Two Surprising Elements that Create a Dynamic Compelling Character in Dark Fantasy
About The Unholy
A young curandera, a medicine woman, intent on uncovering the secrets of her past is forced into a life-and-death battle against an evil Archbishop. Set in the mystic land of Aztlan, the Unholy is a novel of destiny as healer and slayer. native lore of dreams and visions, shape changing, and natural magic work to spin a neo-gothic web in which sadness and mystery lure the unsuspecting into a twilight realm of discovery and decision.”
Guest Post by Paul DeBlassie
The stronger the character in terms of the capacity for both love and rage the more compelling they are and it is in this that the true character is birthed. Love and rage are in essence the nests in which the characters are cared for and nourished and then allowed to fly free.
I find that I must dip into my own capacity for primal feelings of love and rage in order to discover that aspect of myself that is like the character, has been like or felt like the character feels in the situation.
It’s critical to always allow this to move the story forward and not get stuck by over thinking the character, to just hit and go into the emotional life of the character and let the character then tell me what he or she wants to express. The rage in particular can be horrifying because of our human capacity to inflict injury on others or society.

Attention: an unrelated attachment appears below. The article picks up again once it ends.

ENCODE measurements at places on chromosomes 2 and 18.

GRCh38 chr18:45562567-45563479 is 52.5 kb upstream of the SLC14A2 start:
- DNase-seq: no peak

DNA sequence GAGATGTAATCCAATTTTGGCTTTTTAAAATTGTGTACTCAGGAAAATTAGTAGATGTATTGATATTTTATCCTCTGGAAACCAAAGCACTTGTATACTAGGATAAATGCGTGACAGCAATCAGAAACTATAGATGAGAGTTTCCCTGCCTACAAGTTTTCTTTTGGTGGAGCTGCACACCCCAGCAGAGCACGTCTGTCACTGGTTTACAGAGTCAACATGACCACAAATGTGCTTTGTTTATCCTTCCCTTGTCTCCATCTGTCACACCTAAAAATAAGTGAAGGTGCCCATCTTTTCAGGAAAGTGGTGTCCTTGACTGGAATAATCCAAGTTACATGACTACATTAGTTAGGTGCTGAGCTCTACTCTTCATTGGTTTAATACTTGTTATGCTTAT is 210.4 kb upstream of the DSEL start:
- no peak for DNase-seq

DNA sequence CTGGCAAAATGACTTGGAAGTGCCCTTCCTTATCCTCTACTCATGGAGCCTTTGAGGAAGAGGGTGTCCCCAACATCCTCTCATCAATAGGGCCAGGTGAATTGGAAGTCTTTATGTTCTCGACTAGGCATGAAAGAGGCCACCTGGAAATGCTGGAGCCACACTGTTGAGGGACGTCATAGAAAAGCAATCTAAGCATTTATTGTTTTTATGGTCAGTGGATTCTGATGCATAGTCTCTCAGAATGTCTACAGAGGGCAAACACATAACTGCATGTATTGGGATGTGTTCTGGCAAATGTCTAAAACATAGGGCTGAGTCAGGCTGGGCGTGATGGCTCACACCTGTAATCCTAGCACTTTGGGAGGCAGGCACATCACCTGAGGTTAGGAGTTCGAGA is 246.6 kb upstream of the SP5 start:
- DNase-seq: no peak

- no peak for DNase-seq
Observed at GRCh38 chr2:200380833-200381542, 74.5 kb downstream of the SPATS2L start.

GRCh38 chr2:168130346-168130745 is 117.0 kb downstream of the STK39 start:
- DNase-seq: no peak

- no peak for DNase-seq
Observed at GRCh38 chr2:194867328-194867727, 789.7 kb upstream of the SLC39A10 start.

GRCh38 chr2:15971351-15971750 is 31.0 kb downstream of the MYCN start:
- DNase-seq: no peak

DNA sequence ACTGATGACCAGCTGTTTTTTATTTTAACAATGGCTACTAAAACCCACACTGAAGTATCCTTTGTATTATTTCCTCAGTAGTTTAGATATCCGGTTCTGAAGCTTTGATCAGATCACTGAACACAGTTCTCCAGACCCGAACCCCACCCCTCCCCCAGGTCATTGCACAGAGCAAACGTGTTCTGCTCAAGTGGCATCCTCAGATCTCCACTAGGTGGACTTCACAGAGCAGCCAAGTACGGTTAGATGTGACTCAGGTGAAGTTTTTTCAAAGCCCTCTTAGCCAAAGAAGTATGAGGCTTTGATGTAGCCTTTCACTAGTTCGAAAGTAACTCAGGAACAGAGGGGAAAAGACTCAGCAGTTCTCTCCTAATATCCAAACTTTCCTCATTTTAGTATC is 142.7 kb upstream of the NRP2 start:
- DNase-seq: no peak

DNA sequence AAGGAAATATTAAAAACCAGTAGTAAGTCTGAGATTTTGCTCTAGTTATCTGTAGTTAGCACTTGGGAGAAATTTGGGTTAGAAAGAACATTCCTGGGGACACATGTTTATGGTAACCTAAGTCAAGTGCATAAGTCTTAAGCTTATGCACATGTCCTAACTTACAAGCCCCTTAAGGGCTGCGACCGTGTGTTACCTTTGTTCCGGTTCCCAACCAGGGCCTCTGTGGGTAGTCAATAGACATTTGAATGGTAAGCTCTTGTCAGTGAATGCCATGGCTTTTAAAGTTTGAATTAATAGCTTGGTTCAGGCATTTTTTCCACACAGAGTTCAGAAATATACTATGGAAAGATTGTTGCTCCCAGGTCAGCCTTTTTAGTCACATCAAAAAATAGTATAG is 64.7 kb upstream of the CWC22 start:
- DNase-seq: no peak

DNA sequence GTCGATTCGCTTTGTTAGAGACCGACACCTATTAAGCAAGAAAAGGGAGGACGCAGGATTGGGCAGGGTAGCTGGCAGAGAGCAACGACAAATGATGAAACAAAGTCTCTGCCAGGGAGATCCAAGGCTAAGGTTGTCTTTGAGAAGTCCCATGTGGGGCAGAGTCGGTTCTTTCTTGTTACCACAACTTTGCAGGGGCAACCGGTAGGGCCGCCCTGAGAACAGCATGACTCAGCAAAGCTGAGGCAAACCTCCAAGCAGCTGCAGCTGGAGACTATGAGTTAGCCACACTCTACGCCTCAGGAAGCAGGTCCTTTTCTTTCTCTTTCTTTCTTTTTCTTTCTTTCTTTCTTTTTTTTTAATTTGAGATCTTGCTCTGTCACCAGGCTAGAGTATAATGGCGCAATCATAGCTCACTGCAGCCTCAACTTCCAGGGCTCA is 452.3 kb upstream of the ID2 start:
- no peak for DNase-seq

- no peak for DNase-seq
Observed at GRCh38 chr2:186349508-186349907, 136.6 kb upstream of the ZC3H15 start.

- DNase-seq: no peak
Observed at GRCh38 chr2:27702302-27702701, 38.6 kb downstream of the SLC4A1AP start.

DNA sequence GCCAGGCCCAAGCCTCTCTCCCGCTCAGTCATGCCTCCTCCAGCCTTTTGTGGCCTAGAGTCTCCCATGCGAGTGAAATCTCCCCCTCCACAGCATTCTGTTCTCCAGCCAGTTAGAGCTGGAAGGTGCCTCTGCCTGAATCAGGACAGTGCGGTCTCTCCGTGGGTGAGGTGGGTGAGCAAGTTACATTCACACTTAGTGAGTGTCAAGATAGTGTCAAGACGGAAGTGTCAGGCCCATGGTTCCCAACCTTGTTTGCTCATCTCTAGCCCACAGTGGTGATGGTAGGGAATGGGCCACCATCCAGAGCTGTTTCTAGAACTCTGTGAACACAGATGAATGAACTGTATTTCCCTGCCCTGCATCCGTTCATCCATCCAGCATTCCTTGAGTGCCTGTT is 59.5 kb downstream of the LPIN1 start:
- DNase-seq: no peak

To express this on the page leaves me feeling vulnerable yet also true to myself within this dimension of storytelling. It’s mind boggling for me to experience the rage of the character and what the character like Archbishop William Anarch in The Unholy wants to do and does to innocent human beings.
Claire Sanchez, the medicine woman, on the other hand needs to find rage, a healthy aggression, that has gone awry in Anarch, and only by doing this, if she can, will she potentially be able to discover the strength to fight the powerful archbishop.
Book Excerpt from The Unholy
As she ran forward, out of nowhere the two crows flew at her, scraping the air near her face with their sharp talons. Fists clenched, she struck out at one and grabbed at the other. They flew up, circled overhead, then dove, talons flaring. Unmoving, Claire placed her hands by her side and held their gaze. They fluttered above her head for a minute, then left. Claire turned and saw an eagle soaring—a healer’s spirit manifestation. Medicine women said it came only when needed, when danger lurked.
Frantically tugging away bush, bramble, and cacti, she uncovered the mouth of the seventh cave and stepped in. She had the feeling somebody was watching.
Her eyes adjusted and she made out the contour of something. Squinting, she stooped and touched what seemed to be a circle of stones and charred, cold logs. She stood up and pulled back. A bat flew at her. She waved it away.
She stopped, waited for her breathing to slow, and, stepping sideways, touched the walls of the cave. They were damp and the stink of blood and guts was everywhere. Using the hard surfaces as a guide, her fingertips suddenly brushed through a hollow space roughly the size of a human body.
About the Author
PAUL DeBLASSIE III, PhD, is a psychologist and writer living in his native New Mexico. A member of the Depth Psychology Alliance, the Transpersonal Psychology Association, and the International Association for Relational Psychoanalysis and Psychotherapy, he has for over thirty years treated survivors of the dark side of religion.